A curve that approaches an asymptote after a large sampling effort is representative of a decrease in species accrual-a measure of sampling completeness Colwell and CoddingtonLongino and ColwellGotelli and Colwell Sampling completeness can be further evaluated by comparing curve asymptotes with values determined by species richness estimators or by observed species richness from well-sampled localities.
When used in combination with a structured inventory, rarefaction curves are intended to permit quantitative analyses of species richness for comparison between methods or between sites. Additionally, subsamples can be evaluated within the context of the entire data set to determine the relative efficiency of method combinations and changes in design e. Among arthropods, ants Hymenoptera: Formicidae have been a focal group for development of structured inventory protocols and novel techniques for analyzing data generated from structured inventory.
Ants are an appropriate group for testing the effectiveness of new methods. They are diverse, abundant, and nearly ubiquitous. They influence the biotic and abiotic processes of the ecosystems where they occur. A majority of species nest in fixed positions, largely ensuring that species dwell where they are sampled. Numerous, established sampling techniques are available, representing a range of costs and yields Bestelmeyer et al.
Furthermore, structured inventory techniques and biodiversity data analyses have been established for inventorying and estimating ant species richness in tropical rainforest ecosystems Fisher, ab, Longino and ColwellAgosti et al. Much less is known about the performance of structured inventory methods to capture ants in subtropical and temperate ecosystems.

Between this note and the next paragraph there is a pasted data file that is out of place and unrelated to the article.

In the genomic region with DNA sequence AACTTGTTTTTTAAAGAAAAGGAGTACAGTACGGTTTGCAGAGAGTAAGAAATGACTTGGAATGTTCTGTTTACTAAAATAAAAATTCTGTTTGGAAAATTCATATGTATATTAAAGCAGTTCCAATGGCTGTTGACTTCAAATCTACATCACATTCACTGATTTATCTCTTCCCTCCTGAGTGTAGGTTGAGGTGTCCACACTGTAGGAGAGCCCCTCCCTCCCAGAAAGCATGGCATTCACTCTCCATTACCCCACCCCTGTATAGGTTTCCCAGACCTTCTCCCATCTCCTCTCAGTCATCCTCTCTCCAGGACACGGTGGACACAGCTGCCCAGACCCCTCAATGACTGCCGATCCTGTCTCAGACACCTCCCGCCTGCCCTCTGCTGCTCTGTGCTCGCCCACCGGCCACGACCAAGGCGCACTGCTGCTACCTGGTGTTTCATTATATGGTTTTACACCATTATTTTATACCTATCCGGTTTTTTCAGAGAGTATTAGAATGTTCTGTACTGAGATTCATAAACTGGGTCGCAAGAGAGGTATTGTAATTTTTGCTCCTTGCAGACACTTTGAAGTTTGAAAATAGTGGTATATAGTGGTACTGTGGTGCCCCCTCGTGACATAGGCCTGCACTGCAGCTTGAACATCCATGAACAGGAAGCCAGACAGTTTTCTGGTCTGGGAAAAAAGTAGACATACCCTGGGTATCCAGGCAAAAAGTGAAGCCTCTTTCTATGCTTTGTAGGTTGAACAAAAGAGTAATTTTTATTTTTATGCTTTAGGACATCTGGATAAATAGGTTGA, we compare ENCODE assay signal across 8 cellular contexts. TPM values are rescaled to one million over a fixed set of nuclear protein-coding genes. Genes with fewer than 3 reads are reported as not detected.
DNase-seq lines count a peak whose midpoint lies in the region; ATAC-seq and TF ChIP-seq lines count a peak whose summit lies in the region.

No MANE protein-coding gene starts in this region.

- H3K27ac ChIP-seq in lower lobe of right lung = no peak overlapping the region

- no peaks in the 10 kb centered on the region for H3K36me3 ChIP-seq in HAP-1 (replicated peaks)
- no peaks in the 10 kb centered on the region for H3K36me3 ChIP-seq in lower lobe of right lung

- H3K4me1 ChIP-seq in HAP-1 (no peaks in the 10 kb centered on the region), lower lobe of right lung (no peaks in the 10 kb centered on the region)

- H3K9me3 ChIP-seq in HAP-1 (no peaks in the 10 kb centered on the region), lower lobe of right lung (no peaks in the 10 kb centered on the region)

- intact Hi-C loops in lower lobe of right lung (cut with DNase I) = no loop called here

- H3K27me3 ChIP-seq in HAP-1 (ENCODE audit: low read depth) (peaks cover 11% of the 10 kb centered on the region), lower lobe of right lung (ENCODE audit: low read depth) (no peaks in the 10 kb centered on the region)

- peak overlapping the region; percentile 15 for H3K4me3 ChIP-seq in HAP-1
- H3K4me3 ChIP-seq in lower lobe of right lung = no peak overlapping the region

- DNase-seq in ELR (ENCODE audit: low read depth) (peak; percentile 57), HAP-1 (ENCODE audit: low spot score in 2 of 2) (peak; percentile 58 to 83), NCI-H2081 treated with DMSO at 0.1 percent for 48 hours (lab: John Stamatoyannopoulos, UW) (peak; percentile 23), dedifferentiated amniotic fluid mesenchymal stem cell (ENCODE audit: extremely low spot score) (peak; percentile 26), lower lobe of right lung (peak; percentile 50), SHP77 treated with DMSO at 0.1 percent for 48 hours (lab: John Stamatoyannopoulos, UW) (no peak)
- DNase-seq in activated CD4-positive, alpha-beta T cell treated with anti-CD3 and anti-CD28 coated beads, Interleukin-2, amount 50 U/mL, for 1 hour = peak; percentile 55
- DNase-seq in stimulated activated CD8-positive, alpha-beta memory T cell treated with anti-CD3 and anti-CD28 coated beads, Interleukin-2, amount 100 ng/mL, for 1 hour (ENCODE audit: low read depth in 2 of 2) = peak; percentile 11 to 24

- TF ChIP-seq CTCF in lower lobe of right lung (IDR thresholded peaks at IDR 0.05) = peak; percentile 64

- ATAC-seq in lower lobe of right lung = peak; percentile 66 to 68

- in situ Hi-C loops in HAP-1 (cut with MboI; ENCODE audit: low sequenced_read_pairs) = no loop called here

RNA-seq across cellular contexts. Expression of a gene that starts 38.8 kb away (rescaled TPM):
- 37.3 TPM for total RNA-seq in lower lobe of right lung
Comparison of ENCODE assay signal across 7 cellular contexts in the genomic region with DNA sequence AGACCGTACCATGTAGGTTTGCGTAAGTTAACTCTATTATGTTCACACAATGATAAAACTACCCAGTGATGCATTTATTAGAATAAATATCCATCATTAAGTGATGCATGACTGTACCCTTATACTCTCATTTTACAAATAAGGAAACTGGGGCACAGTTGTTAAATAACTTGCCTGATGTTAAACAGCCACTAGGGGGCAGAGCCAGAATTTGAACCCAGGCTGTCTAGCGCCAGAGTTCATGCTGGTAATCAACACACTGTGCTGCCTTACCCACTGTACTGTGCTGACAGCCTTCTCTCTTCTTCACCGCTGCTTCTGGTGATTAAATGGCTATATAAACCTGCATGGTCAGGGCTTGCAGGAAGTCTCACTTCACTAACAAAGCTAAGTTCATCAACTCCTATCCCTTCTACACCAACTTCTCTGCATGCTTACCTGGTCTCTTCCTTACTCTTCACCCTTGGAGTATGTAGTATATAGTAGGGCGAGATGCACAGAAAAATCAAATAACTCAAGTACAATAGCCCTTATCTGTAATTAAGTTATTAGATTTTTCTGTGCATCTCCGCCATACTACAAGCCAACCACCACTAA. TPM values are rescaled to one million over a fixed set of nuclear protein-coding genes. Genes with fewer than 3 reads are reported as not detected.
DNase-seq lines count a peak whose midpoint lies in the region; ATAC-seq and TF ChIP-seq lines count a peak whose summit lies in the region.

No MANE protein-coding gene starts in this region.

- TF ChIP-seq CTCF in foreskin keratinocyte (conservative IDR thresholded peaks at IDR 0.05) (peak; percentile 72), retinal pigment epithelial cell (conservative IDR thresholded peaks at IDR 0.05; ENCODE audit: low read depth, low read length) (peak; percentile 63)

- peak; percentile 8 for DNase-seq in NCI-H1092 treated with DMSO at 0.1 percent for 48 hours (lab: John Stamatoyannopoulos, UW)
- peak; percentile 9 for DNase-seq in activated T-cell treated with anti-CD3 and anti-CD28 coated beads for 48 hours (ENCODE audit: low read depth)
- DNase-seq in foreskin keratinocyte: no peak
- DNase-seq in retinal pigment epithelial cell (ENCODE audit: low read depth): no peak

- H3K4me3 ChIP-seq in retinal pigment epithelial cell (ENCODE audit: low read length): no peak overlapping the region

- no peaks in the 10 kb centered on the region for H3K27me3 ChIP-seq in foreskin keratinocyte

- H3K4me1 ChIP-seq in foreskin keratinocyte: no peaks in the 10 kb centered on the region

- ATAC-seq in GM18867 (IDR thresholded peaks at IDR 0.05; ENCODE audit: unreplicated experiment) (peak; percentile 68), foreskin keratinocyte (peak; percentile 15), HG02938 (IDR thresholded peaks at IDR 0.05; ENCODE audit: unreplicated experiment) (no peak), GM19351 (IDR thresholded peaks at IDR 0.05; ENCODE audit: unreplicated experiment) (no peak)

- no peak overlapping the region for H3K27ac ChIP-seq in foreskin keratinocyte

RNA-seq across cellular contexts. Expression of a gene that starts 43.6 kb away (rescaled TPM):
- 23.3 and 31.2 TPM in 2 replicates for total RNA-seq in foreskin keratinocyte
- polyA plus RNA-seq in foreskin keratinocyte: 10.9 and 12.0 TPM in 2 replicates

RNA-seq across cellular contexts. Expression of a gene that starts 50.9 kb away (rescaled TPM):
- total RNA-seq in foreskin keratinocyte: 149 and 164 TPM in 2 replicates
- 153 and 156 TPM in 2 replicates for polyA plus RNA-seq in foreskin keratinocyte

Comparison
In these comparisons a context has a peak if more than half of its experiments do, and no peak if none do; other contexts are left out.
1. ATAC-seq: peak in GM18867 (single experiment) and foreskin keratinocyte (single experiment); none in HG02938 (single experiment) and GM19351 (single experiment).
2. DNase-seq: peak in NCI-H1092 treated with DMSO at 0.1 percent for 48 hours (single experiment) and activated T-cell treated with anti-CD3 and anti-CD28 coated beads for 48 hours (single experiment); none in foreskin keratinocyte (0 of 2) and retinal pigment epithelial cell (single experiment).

Similarly, the performance of species richness estimators remains largely untested on data drawn from temperate or subtropical ant communities. The biodiversity crisis is not confined to the tropics Platnick and neither are the goals of conservation biology, entomology, and ecology. Accordingly, improving structured inventory methods and species richness estimation for ants and arthropods in a variety of ecosystems is warranted.
In this study, we evaluated the efficiency of a structured inventory of ants in northern and central Florida. In so doing, we compared the efficiency of four individual sampling methods and the performance of three species richness estimation techniques. The ant fauna of Florida has been thoroughly surveyed in the past 50 yr throughout the state Van Pelt, Deyrup and TragerDeyrup et al.
As a result, there is a clear record of distribution and habitat association for a majority of species Deyrup Consequently, this study presented a unique opportunity to compare inventory results and species richness estimations with approximate species richness values expected at local and regional scales.